What CEOs Can Learn from Alcoholics Anonymous

Change is hard.  It requires energy and effort. Some people relish change; most resist, consciously or unconsciously.  For them change is uncomfortable at best, painful at worst.  CEOs who want to effect major change have their work cut out for them.

It might not be an obvious place to look, but CEOs can learn about successfully implementing change from Alcoholics Anonymous (AA). Beating addiction is no easy feat. Seventy percent of addicts relapse within one year.  Since its founding in 1935, AA has helped many alcoholics change their attitudes, language and behaviors to resist drinking alcohol despite the extremely unpleasant sensations of withdrawal.  Clearly AA is doing something right because presently it is helping more than 2 million members in 180 countries.  How does AA do it?

Here are three insights from AA’s approach that CEOs need to understand if they are to succeed at changing their organizations.

1. Frame Change as Pain and Gain

The first step for members of AA is to admit that their lives have become unmanageable because of alcohol. Change begins with admitting there is a serious problem and recognizing that not changing will result in major pain while changing will result in a bright future. Another way to think of it is that the future pain of not changing will far outweigh the short-term pain required to change. CEOs must invest sufficient time and effort to persuade people that continuing in the current state is undesirable and there will be major pain unless change takes place.  Only when people have this perspective, will they really commit and give their best efforts to change.  Furthermore, CEOs need to manage expectations by letting people know change will be difficult but well worth it.

Too many CEOs skip this essential step.  They issue orders that are then executed in lackluster fashion and with little resolve to persevere. It’s no wonder then that their change efforts don't get very far before losing steam.  To be effective, a leader needs to spend the time necessary to make the case for change and communicate it well.

2. Communicate We Are Better Together

AA functions by a phrase known as the Declaration of Unity that states “This we owe to AA’s Future: To place our common welfare first to keep our fellowship united. For on AA unity depend our lives and the lives of those to come.” In this declaration, AA recognizes that change is nearly impossible for an individual to do on his or her own, and that unity and relational support are essential to achieve sustainable change.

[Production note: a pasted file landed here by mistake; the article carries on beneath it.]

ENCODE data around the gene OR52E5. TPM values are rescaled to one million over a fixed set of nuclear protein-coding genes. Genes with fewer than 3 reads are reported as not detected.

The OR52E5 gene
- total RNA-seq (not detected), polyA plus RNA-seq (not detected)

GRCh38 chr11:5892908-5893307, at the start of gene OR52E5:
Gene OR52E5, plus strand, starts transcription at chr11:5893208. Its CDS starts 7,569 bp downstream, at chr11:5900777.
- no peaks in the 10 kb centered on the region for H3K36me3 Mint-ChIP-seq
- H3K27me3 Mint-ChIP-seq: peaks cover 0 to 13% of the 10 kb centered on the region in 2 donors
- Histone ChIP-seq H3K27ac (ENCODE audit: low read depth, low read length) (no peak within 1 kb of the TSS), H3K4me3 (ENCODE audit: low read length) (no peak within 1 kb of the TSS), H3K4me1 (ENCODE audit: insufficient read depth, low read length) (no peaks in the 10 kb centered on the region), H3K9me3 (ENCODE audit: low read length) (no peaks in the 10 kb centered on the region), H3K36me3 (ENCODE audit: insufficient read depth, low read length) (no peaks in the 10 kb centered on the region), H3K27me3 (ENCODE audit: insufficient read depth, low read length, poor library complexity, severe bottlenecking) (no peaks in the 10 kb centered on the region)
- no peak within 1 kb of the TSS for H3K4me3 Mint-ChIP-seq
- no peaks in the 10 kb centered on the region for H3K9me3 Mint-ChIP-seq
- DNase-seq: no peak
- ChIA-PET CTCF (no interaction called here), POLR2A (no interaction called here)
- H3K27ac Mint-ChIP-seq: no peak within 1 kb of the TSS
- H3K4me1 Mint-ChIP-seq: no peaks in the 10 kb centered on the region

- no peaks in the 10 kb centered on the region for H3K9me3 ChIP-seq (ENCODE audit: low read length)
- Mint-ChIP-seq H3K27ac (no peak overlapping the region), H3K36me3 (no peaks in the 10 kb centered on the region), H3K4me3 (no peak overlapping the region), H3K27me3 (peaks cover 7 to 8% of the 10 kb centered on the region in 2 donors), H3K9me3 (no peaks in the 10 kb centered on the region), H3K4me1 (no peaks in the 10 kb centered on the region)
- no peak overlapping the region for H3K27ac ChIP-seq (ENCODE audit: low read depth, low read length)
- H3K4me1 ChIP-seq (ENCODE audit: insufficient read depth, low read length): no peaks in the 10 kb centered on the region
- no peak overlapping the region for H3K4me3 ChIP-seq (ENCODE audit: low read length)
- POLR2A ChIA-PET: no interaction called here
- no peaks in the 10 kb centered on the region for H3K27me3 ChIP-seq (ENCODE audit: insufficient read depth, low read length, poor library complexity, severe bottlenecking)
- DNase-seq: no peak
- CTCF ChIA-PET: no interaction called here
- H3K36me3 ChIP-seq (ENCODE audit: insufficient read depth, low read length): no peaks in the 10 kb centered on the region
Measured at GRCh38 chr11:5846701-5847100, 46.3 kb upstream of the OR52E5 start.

One way AA encourages unity is to hold regular group meetings where members feel free to speak up. When everyone participates and has a voice, it increases unity.  CEOs can increase participation and unity by asking people who will be involved in the change effort to get into small groups (three people in a group is optimal from a participation standpoint), discuss the problem and come up with potential solutions. CEOs should gather and consider the suggestions, then communicate to participants what they learned and how they will act on it.  When reviewing suggestions, leaders should keep in mind that brilliant ideas frequently come from those on the front lines.   

3. Plan for a Patient Problem-Solving Process

AA encourages a patient, problem-solving process by allowing members to take gradual steps toward the goal of sobriety.  Many of these steps include self-reflection on their past behaviors and current thoughts. AA also encourages perseverance by recognizing alcoholics’ efforts to refrain from drinking typically don’t occur overnight. Therefore, the only requirement to continue participating in AA is the desire to stop drinking.  AA members are encouraged to admit relapses, learn from their mistakes and keep moving forward one day at a time.

CEOs should adopt the same mindset.  Think of change as evolutionary rather than revolutionary.  Don’t expect a short-term quick fix.  Instead, analyze and learn through identifying what’s right, what’s wrong and what’s missing; keep what works, jettison what doesn’t and experiment with new approaches; and repeat this process until you eventually succeed.

By 1) framing change as pain and gain, 2) communicating we are better together, and 3) planning for a patient problem-solving process, CEOs can more effectively lead change in their organizations.

Colton Perry, an intern at E Pluribus Partners, co-authored this article.